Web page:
Talking With Your Children

The more you communicate, the more at ease your child will feel about discussing drugs and other sensitive issues with you.

  • Be absolutely clear with your kids that you do not want them using drugs. EVER. ANYWHERE. Do not leave room for interpretation. Talk often about the dangers and results of drug and alcohol abuse.
  • Be a better listener. Ask questions - and encourage them. Paraphrase what your child says to you. Ask for his/her input about family decisions. Showing your willingness to listen will make your child feel more comfortable about opening up to you.
  • Give honest answers. Do not make up what you do not know; offer to find out. If asked whether you have ever taken drugs, let them know what is important: that you do not want them using drugs.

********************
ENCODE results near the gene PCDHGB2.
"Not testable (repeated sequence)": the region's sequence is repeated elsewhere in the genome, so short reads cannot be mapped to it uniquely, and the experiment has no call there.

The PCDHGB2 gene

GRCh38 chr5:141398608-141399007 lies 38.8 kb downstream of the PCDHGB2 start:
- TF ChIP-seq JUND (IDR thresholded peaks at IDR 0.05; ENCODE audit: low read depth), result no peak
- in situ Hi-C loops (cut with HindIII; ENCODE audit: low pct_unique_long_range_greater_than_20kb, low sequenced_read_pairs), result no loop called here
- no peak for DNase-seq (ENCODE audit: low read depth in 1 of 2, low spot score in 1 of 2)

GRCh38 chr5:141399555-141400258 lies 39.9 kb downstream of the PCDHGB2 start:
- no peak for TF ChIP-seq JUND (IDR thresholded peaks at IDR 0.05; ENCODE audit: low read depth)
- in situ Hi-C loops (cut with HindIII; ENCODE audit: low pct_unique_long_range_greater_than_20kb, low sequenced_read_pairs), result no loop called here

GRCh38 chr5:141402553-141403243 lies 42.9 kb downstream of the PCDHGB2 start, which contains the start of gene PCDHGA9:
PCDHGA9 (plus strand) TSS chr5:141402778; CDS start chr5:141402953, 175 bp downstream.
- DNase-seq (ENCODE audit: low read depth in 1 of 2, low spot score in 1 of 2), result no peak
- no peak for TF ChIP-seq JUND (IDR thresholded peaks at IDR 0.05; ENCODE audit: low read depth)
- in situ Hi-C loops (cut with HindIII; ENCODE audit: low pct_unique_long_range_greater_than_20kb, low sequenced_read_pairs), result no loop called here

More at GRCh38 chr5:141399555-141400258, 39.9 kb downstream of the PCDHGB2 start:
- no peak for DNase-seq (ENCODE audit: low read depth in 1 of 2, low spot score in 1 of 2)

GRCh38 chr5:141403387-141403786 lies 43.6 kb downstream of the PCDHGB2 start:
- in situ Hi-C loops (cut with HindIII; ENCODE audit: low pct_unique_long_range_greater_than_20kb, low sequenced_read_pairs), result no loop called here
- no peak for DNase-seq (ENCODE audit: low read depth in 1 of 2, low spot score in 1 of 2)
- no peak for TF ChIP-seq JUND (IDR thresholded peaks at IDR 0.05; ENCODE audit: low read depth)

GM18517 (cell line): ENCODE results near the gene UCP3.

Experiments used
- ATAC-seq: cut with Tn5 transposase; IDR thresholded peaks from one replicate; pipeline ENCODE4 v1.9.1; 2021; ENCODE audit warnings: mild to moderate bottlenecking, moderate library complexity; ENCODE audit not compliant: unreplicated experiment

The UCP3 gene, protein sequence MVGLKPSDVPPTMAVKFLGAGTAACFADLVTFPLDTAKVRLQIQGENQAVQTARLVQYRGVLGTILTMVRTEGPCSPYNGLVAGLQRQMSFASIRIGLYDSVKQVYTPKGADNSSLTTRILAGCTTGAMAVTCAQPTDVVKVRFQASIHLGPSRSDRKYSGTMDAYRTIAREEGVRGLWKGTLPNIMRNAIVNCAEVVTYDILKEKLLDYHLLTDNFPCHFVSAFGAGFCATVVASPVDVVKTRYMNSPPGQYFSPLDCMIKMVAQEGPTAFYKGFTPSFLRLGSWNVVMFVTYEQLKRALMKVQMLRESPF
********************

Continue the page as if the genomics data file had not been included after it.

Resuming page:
• Use TV reports, anti-drug commercials, news or school discussions about drugs to help you introduce the subject in a natural, unforced way.
  • Do not react in a way that will cut off further discussion. If your child makes statements that challenge or shock you, turn those statements into a calm discussion of why your child thinks people use drugs, or whether the effect is worth the risk.
  • Role play with your child and practice ways to refuse drugs and alcohol in different situations. Acknowledge how tough these moments can be.